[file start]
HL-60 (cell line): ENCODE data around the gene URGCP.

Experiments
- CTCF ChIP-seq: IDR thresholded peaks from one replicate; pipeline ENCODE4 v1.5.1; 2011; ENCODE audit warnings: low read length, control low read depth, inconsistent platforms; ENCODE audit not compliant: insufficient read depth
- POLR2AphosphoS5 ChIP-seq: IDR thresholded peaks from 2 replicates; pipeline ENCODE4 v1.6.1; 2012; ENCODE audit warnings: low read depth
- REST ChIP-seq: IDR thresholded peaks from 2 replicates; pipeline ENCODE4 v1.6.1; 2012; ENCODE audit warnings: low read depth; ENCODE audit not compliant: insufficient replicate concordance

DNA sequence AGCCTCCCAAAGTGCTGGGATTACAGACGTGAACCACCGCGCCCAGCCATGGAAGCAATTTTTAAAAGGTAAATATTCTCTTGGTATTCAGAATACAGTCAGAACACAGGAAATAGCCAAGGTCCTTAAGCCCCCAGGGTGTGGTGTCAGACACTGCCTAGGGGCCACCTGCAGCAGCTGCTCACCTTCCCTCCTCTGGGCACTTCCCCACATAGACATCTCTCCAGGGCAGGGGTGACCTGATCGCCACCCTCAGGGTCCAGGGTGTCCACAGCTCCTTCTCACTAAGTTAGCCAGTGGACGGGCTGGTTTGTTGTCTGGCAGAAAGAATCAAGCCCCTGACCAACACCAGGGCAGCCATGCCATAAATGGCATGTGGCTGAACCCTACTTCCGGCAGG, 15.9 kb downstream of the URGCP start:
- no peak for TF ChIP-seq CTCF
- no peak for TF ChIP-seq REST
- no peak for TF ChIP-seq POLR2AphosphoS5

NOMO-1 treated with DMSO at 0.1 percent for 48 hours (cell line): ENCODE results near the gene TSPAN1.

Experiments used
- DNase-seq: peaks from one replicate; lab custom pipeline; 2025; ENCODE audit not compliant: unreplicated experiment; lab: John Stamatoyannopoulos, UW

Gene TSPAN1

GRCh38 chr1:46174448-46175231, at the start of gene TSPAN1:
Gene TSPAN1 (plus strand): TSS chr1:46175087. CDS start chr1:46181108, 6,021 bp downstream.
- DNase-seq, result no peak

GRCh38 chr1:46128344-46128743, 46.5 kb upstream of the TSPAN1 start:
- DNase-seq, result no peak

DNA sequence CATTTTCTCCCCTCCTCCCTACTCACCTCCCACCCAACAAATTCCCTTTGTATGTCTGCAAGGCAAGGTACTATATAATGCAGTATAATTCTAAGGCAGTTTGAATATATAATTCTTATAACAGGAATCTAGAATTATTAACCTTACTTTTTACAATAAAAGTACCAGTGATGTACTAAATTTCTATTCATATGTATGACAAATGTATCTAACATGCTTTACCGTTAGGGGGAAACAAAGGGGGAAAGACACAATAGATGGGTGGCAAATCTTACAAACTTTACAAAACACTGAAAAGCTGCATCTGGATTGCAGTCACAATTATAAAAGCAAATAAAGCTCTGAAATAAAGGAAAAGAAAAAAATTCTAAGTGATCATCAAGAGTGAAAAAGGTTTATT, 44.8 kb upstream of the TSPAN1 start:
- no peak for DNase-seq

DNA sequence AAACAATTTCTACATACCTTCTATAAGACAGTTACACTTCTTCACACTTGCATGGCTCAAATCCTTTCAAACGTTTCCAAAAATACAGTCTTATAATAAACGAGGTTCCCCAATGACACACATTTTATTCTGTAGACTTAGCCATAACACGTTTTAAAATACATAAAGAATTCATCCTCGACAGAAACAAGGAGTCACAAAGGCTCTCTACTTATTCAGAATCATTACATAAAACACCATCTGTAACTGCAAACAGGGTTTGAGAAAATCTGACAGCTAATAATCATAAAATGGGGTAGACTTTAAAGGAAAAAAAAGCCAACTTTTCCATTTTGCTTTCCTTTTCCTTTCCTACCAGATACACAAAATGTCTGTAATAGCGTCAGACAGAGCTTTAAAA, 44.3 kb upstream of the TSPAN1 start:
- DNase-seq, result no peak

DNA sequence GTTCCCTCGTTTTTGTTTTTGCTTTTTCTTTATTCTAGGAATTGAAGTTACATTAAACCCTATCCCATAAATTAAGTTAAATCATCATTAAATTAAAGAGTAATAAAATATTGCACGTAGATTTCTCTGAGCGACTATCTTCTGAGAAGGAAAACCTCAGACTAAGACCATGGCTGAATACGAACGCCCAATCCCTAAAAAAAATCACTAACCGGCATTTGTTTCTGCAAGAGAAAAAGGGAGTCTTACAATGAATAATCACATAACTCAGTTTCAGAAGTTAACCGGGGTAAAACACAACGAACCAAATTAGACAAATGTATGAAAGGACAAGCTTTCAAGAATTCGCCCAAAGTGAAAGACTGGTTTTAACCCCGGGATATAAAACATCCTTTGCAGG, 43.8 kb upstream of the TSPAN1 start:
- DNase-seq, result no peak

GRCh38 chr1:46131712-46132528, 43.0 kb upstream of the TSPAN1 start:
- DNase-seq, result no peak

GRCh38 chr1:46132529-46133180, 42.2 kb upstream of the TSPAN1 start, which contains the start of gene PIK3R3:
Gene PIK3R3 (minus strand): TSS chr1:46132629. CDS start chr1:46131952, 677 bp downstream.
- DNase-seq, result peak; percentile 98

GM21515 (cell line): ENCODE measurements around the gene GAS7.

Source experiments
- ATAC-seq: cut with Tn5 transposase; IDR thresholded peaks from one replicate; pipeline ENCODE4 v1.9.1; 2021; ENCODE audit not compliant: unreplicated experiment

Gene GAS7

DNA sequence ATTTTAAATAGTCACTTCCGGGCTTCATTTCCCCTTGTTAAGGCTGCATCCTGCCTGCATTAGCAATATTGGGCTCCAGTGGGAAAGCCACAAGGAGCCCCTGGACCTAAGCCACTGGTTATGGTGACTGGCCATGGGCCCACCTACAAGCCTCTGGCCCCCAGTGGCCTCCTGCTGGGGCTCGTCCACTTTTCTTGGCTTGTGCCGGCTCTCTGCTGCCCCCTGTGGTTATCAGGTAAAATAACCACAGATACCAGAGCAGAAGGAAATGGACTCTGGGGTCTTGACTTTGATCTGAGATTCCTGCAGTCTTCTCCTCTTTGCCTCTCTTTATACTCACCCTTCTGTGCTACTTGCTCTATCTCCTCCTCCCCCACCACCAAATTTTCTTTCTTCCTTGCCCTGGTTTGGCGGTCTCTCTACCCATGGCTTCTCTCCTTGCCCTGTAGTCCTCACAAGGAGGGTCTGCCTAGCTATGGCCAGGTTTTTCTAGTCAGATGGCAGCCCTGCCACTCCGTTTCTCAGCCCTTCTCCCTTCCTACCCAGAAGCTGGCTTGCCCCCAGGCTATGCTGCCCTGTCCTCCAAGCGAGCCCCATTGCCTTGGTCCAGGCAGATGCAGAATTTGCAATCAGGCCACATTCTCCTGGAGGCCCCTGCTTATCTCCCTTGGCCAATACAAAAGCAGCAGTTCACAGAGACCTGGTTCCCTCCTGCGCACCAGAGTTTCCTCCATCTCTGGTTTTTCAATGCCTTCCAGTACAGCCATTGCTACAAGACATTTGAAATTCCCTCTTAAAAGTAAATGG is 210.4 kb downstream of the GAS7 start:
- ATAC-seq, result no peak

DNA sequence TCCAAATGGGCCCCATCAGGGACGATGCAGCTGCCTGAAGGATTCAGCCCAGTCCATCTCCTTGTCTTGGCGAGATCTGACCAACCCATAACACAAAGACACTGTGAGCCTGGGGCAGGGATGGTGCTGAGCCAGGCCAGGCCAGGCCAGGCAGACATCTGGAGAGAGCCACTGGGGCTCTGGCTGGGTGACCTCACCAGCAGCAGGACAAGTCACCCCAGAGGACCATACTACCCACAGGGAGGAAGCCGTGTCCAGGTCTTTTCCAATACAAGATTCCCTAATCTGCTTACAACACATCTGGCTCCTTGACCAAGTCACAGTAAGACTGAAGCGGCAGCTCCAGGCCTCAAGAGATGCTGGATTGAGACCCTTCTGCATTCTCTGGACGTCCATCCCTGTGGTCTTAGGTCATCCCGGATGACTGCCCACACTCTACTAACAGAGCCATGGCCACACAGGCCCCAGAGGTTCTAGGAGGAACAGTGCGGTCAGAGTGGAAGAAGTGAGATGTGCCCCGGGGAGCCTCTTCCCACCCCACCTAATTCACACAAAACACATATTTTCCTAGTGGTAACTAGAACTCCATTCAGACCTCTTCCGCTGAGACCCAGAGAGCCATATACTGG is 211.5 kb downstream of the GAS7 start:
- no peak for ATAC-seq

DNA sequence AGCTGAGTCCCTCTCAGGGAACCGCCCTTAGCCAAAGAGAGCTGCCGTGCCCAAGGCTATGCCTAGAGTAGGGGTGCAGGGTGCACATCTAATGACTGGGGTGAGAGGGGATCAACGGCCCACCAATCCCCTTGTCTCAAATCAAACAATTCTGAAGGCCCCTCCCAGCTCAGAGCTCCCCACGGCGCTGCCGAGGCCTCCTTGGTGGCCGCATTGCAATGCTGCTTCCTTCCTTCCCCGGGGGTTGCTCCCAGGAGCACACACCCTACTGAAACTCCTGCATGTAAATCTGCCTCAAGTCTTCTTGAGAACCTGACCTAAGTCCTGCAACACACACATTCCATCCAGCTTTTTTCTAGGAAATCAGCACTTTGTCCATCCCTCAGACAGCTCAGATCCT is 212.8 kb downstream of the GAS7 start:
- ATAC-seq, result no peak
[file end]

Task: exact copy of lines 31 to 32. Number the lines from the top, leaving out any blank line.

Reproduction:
Source experiments
- ATAC-seq: cut with Tn5 transposase; IDR thresholded peaks from one replicate; pipeline ENCODE4 v1.9.1; 2021; ENCODE audit not compliant: unreplicated experiment